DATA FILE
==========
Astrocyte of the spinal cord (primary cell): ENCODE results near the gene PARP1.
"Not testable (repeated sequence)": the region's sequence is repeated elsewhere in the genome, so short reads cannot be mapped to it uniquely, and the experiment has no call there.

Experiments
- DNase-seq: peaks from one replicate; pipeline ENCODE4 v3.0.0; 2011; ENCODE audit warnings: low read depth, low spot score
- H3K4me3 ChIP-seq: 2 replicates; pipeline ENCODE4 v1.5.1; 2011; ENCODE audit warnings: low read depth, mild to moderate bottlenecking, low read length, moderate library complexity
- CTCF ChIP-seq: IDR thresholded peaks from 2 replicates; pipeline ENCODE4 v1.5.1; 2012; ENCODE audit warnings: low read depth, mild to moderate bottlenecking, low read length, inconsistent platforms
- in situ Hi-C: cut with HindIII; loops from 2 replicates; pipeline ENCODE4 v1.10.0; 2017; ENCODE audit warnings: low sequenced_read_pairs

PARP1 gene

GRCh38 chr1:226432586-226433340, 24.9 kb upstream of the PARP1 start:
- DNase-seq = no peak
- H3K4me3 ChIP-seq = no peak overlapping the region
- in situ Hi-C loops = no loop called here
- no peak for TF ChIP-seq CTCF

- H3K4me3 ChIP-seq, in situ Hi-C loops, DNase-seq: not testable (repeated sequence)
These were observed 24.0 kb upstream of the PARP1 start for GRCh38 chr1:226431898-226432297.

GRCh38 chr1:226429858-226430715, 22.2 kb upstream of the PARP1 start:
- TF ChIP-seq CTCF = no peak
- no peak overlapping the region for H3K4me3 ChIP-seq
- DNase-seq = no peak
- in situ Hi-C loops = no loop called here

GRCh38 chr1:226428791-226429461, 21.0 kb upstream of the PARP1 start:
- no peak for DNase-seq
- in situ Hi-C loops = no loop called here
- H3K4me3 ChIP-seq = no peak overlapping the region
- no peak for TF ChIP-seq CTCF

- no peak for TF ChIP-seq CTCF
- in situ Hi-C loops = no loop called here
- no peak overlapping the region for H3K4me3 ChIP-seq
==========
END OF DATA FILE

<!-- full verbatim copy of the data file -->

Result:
Astrocyte of the spinal cord (primary cell): ENCODE results near the gene PARP1.
"Not testable (repeated sequence)": the region's sequence is repeated elsewhere in the genome, so short reads cannot be mapped to it uniquely, and the experiment has no call there.

Experiments
- DNase-seq: peaks from one replicate; pipeline ENCODE4 v3.0.0; 2011; ENCODE audit warnings: low read depth, low spot score
- H3K4me3 ChIP-seq: 2 replicates; pipeline ENCODE4 v1.5.1; 2011; ENCODE audit warnings: low read depth, mild to moderate bottlenecking, low read length, moderate library complexity
- CTCF ChIP-seq: IDR thresholded peaks from 2 replicates; pipeline ENCODE4 v1.5.1; 2012; ENCODE audit warnings: low read depth, mild to moderate bottlenecking, low read length, inconsistent platforms
- in situ Hi-C: cut with HindIII; loops from 2 replicates; pipeline ENCODE4 v1.10.0; 2017; ENCODE audit warnings: low sequenced_read_pairs

PARP1 gene

GRCh38 chr1:226432586-226433340, 24.9 kb upstream of the PARP1 start:
- DNase-seq = no peak
- H3K4me3 ChIP-seq = no peak overlapping the region
- in situ Hi-C loops = no loop called here
- no peak for TF ChIP-seq CTCF

- H3K4me3 ChIP-seq, in situ Hi-C loops, DNase-seq: not testable (repeated sequence)
These were observed 24.0 kb upstream of the PARP1 start for GRCh38 chr1:226431898-226432297.

GRCh38 chr1:226429858-226430715, 22.2 kb upstream of the PARP1 start:
- TF ChIP-seq CTCF = no peak
- no peak overlapping the region for H3K4me3 ChIP-seq
- DNase-seq = no peak
- in situ Hi-C loops = no loop called here

GRCh38 chr1:226428791-226429461, 21.0 kb upstream of the PARP1 start:
- no peak for DNase-seq
- in situ Hi-C loops = no loop called here
- H3K4me3 ChIP-seq = no peak overlapping the region
- no peak for TF ChIP-seq CTCF

- no peak for TF ChIP-seq CTCF
- in situ Hi-C loops = no loop called here
- no peak overlapping the region for H3K4me3 ChIP-seq